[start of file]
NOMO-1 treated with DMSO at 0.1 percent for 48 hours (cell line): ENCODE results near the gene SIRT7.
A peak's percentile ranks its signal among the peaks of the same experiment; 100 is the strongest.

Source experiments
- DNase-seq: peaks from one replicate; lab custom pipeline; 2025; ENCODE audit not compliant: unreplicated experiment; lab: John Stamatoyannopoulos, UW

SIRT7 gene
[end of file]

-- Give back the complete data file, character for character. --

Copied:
NOMO-1 treated with DMSO at 0.1 percent for 48 hours (cell line): ENCODE results near the gene SIRT7.
A peak's percentile ranks its signal among the peaks of the same experiment; 100 is the strongest.

Source experiments
- DNase-seq: peaks from one replicate; lab custom pipeline; 2025; ENCODE audit not compliant: unreplicated experiment; lab: John Stamatoyannopoulos, UW

SIRT7 gene